Tags: Indigenous Peoples

Review: The Lone Ranger (2013)

D | | -2| Teens & Up*

Even more than Man of Steel, The Lone Ranger is the poster child for our culture’s terminal inability to offer children today heroic role models … I’ve seen many movies that were objectively worse than The Lone Ranger. Very few have made me angrier.   Read more >

Review: Apocalypto (2006)

C+ | ***½ | +1-2| Adults*

Gibson is a consummate filmmaker, and the action is never less than riveting. Yet as the film repeatedly ratchets up the wince factor beyond what seems necessary or appropriate, it’s hard not to feel that suffering has been reduced to spectacle.   Read more >

Review: The New World (2006)

B | *** | +2-1| Teens & Up

Up to a point, there is a level of artistic kinship between The New World, Terence Malick’s dreamlike origin myth of the American colonies, and another recent, visually poetic meditation on a foundation story: Mel Gibson’s The Passion of the Christ.   Read more >

Review: King Solomon’s Mines (1950)

B+ | *** | +0| Kids & Up*

Recent knock-offs have been especially lame: A 2004 Hallmark Channel version starring Patrick Swayze shows some initial promise before losing its way in the second act amid boring plot twists and PC alternative spirituality (lots of talk about “having faith in the ancestors,” and the evil, ancient witch Gagool is reinvented as a benevolent young shamaness!). About Sean Connery’s recent turn as Haggard hero Alan Quatermain in the almost completely inspiration-free League of Extraordinary Gentlemen, not to mention the 1985 version, a campy Raiders of the Lost Ark wannabe starring Sharon Stone, the less said, the better.   Read more >

Review: King Solomon’s Mines (1937)

C+ | **½ | +0| Kids & Up

Lewis would have been left equally cold to subsequent screen versions of Haggard’s story, all of which give Haggard hero Allan Quatermain a female foil (who is always, except here, a love interest), and none of which capture the deathly spell of the mountain tomb (though the classic 1950 version is the least objectionable on this point).   Read more >

Review: The Searchers (1956)

A | **** | +1-1| Teens & Up*

The reputation of John Ford’s The Searchers as a classic but troubling Western in which John Wayne plays an Indian-hating racist is so widely accepted that it’s a bit of a surprise to discover that the film, and the character, are in fact more complex than the reputation suggests.   Read more >

Review: The Missing (2003)

D+ | ** | -2| Adults*

In place of Ford’s iconic but Indian-hating cowboy hero, Howard gives us two white protagonists who are each, in their own ways, the antitheses of the John Wayne character.   Read more >

Review: Animals are Beautiful People (1975)

B+ | *** | +0| Kids & Up*

Highlights include daredevil cartwheeling baboons, the remarkable partnership of the badger and the honey-guide bird, and the astonishingly intricate lengths to which the Kalahari bushmen go to find water. There’s a sequence with the animal residents of the fertile Kavango flood plains intoxicated on fermented fruit, and footage of an ostrich mating dance that strikingly resembles Fantasia’s animated ostrich ballet.   Read more >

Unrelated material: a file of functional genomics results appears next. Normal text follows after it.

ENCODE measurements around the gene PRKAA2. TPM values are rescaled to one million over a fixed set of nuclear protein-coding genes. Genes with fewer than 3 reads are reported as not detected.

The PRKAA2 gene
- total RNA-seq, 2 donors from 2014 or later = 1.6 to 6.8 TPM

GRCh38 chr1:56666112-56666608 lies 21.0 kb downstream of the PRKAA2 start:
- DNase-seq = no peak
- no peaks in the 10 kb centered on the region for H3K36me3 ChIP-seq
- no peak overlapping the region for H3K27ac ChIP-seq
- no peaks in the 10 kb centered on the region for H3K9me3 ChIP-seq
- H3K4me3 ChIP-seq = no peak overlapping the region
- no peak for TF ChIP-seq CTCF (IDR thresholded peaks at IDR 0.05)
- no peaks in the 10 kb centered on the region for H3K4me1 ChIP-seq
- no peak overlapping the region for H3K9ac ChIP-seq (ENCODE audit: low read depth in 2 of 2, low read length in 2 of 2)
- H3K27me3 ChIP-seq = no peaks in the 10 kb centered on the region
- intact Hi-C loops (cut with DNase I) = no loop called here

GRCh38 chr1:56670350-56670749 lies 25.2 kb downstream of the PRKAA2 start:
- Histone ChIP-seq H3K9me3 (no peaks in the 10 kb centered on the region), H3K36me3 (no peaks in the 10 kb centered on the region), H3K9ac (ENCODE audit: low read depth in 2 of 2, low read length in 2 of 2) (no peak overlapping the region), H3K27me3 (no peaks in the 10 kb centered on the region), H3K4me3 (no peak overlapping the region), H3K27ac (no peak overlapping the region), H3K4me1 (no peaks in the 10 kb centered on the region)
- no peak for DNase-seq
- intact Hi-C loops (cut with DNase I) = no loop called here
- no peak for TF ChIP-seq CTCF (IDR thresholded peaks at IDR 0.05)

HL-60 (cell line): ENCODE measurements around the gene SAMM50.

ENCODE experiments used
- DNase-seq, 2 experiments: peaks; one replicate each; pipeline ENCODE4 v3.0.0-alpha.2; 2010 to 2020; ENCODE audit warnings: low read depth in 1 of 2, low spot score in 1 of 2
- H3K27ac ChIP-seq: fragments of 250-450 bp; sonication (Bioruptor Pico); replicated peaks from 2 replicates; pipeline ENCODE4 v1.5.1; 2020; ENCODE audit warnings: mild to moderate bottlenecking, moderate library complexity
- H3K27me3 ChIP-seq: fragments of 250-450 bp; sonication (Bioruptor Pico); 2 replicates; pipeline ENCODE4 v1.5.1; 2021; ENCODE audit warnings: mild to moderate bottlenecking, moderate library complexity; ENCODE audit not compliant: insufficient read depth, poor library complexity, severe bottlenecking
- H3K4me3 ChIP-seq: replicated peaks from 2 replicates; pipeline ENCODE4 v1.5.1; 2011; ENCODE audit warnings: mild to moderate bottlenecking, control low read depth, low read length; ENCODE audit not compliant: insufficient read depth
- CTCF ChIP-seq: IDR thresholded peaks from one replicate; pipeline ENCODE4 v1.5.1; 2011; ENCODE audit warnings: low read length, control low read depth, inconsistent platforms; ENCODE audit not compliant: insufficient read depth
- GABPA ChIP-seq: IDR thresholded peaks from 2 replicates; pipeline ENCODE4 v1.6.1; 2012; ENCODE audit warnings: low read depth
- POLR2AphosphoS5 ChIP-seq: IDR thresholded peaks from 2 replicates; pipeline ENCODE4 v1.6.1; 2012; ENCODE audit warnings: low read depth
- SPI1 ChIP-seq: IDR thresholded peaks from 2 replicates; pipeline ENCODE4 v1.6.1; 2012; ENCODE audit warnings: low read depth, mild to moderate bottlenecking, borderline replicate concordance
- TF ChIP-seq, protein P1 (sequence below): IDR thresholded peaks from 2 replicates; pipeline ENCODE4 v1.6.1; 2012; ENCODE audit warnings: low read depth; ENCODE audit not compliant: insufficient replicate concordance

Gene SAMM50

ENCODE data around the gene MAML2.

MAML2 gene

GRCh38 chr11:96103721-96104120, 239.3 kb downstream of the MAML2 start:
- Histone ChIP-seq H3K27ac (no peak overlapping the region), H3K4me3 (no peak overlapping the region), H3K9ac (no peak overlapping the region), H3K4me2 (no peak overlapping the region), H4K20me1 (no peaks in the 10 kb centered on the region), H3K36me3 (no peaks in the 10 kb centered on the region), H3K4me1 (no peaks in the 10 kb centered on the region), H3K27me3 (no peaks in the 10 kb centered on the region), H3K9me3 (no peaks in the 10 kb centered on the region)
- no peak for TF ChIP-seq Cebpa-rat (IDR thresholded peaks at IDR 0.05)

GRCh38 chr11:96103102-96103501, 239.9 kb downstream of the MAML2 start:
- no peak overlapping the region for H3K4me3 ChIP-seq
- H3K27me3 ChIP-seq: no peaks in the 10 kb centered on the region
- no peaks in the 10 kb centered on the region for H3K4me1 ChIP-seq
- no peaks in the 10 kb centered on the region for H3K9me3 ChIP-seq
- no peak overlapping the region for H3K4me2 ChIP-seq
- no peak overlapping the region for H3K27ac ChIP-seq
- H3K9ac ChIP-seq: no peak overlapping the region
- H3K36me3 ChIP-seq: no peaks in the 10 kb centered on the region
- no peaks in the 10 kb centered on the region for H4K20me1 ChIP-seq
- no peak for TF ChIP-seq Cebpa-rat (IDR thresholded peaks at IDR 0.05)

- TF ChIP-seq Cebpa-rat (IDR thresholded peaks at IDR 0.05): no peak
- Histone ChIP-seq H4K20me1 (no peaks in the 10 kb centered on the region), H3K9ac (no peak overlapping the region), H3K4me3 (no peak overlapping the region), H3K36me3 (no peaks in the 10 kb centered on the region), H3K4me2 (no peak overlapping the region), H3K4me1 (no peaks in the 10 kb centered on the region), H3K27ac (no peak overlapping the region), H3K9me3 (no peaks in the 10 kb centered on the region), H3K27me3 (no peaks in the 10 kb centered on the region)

Review: The Four Feathers (2002)

C | **½ | -2| Adults

Monte Cristo is also the only one of the three that knows it’s essentially a comic-book movie, and has appropriately modest aspirations. Like Road to Perdition, The Four Feathers feels like a weighty epic, though neither movie weighs in at more than about two hours, and neither really knows what it’s about.   Read more >

Review: Spirit: Stallion of the Cimarron (2002)

D+ | ** | -1| Kids & Up

Take a politically correct morality play about Evil White Imperialists versus Noble Oppressed Minorities Living in Harmony with Nature, dress it up as entertaining family fare with cute animal sidekicks for comic relief and catchy sing-along tunes, and you’ve got one of the cartoons of the late Disney renaissance. Now take away the comic relief and cute animal sidekicks, replace the catchy sing-along tunes with whiny, forgettable Bryan Adams rock anthems, and you’ve got DreamWorks’ Spirit: Stallion of the Cimarron, the story of an indomitable horse’s heroic resistance to domestication.   Read more >

Review: The Mission (1986)

A- | ***½ | +4| Teens & Up*

From the unforgettable opening sequence, with its stunning depiction of the martyrdom of a silent Jesuit missionary at the hands of equally silent South American natives, the film is shot through with piercing, haunting imagery, pictures of enduring imaginative force.   Read more >

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